If you can find an increasingly scarce Liquid Channel ($1,995), it’s a truly unique front-end processing unit packed full of desirable microphone preamps and compressors gleaned by dynamic convolution techniques. It comes complete with 40 classic microphone preamp settings, as well as 40 classic compressors, giving users an out-of-box experience with digital emulation of analog front-end processing. Also included is digital EQ, allowing the unit to be a complete front-end solution for recording and post-recording processing.
Across the board, the Liquid Channel has generally taken end users within 95 percent of the original units it emulates, making it a great processor for those who may lack stacks of often requested (and expensive) outboard microphone preamps and compressors. Used deftly, the client likely won’t even know the real deal wasn’t in the signal chain.
Kush Audio Clariphonic Parallel Equalizer
Kush Audio is becoming a well-recognized source of high-end analog processing goodness, and the 2-channel Clariphonic EQ ($1,599) is an ideal example of the company’s appeal. Built primarily for mastering purposes, the Clariphonic is a unique shelving EQ matrix that lifts both the top and the bottom of any signal’s frequency spectrum. As explained by its inventor, Gregory Scott, it is “artistic and right-brain in nature, to get you to think about sound in terms of textures and colors rather than numbers.”
The Clariphonic provides two “engines” per channel, the Focus Engine and the Clarity Engine. “I call them engines because they work on both ends of the spectrum despite being a single band,” Scott says. “Essentially it’s a dual-channel 2-band EQ that behaves like a 4-band hi/low EQ, with eight available filter shapes per channel, which, because of the switching network, can be configured in 16 possible combinations.” Reported results are a smoothed, lifted and open top end with a tightened, defined low end on whatever the Clariphonic touches.
Lexicon PCM92 Reverb and Effects Processor
The Lexicon LARC has long been the effects user interface found atop large-format consoles, and for good reason: Lexicon has been the go-to source for fine reverbs for decades. Nurtured from the attributes of the PCM81 and PCM91 effects units, the PCM92 ($1,799) offers 28 mono and stereo reverbs, delays and modulations with useful routing features centered on 1,200-plus presets incorporating time-proven classic patches from the Lexicon library. Its Hall, Concert Hall and Random Hall algorithms have reportedly been used on “more than 80 percent of all recorded music,” offers Lexicon promotional materials. Other features include multivoice pitch shift, HiQnet System Architect compatibility, and foot-controlled preset/parameter adjustment for live sound use, and much more.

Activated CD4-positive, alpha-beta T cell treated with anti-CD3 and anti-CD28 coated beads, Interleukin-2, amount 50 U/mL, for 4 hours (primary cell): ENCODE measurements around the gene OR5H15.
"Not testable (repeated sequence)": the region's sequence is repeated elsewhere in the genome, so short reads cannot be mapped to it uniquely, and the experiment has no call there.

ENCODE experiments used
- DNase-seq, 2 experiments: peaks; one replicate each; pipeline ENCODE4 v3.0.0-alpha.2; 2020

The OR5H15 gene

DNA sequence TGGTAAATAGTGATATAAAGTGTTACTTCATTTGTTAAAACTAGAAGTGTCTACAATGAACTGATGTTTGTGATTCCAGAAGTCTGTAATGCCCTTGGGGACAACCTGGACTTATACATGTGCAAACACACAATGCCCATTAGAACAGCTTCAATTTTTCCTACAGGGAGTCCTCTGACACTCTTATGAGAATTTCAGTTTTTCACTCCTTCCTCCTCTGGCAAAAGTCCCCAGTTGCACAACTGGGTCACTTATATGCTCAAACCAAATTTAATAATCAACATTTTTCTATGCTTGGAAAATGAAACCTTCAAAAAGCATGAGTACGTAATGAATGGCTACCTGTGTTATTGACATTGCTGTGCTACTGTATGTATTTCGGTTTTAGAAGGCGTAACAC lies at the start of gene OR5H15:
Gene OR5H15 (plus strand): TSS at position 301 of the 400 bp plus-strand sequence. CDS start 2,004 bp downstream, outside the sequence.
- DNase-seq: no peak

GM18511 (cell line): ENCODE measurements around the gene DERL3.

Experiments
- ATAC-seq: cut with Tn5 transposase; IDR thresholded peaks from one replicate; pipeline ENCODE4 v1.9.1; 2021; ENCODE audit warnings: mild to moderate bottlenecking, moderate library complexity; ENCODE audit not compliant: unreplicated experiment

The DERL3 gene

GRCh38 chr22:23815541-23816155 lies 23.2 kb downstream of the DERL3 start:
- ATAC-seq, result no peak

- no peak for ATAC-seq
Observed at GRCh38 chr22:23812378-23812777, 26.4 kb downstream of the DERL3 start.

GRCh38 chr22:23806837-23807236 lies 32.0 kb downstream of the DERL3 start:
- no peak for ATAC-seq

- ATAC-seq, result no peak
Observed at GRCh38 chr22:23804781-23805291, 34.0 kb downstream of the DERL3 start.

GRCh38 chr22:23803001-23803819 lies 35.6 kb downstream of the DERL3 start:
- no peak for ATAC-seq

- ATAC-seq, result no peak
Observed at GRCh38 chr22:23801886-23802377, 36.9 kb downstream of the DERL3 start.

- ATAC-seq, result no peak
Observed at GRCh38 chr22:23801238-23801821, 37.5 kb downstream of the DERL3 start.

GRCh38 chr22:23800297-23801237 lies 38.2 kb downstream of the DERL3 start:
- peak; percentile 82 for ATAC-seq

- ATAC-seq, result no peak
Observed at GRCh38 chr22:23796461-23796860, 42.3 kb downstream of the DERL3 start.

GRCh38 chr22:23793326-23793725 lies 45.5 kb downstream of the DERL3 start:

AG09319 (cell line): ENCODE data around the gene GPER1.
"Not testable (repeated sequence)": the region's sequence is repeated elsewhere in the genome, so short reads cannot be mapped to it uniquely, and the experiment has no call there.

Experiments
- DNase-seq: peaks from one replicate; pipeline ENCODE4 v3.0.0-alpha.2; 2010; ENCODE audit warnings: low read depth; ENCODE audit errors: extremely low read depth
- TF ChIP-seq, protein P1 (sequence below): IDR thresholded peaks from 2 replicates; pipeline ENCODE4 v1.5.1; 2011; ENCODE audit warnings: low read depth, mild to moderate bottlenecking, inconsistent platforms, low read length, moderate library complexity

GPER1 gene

SPL Transient Designer
Though it’s now available as a plug-in, SPL’s venerable Transient Designer ($699 or $1,299; 2- and 4-channel versions, respectively), whether in its 4-channel or stereo version, remains an invaluable tool to shape the dynamic response of any signal—notably useful on percussive sound sources, acoustic guitars and pianos.
How does it work? Well, the Transient Designer processes dynamic characteristics, emphasizing or smoothing attack and/or extending or shortening sustain times. Its processing is not dictated by signal level, so all material is processed equally, whether loud, soft or somewhere in between. With its simple two-knob user interface per channel—attack and sustain adjustments—the Transient Designer is the tweak-happy kind of outboard processor that you just have to use to understand its appeal. I’ve rarely run drum sound sources through it without receiving something more desirable than what was originally there.
TC Electronic Finalizer 96K
Since the early aughts, I’ve often used some incarnation of TC Electronic’s Finalizer ($2,550 for 96K version) to bring a mastered-like sheen to self-recorded projects. I found the unit in many studios, from project/home facilities to commercial spaces, surely purchased for its easily applied mastering and multiband compression tools best described as “magic” on most modern pop mixes. I’d guess that many of today’s “instant” in-the-box mastering processes (and even those cheap online mastering services) employ a Finalizer or something closely resembling it. Features include 5-band, 24-bit stereo digital EQ for signal shaping; dynamic EQ, stereo adjust, Lexicon’s own Digital Radiance Generator, and spectral stereo image enhancements; real-time Gain Maximizer for normalization; variable slope multiband expander; multiband compression; multiband variable ceiling limiter; a manual or auto-fade tool; and more.
Strother Bullins is Technology Editor for NewBay Media’s AV/Pro Audio Group. firstname.lastname@example.org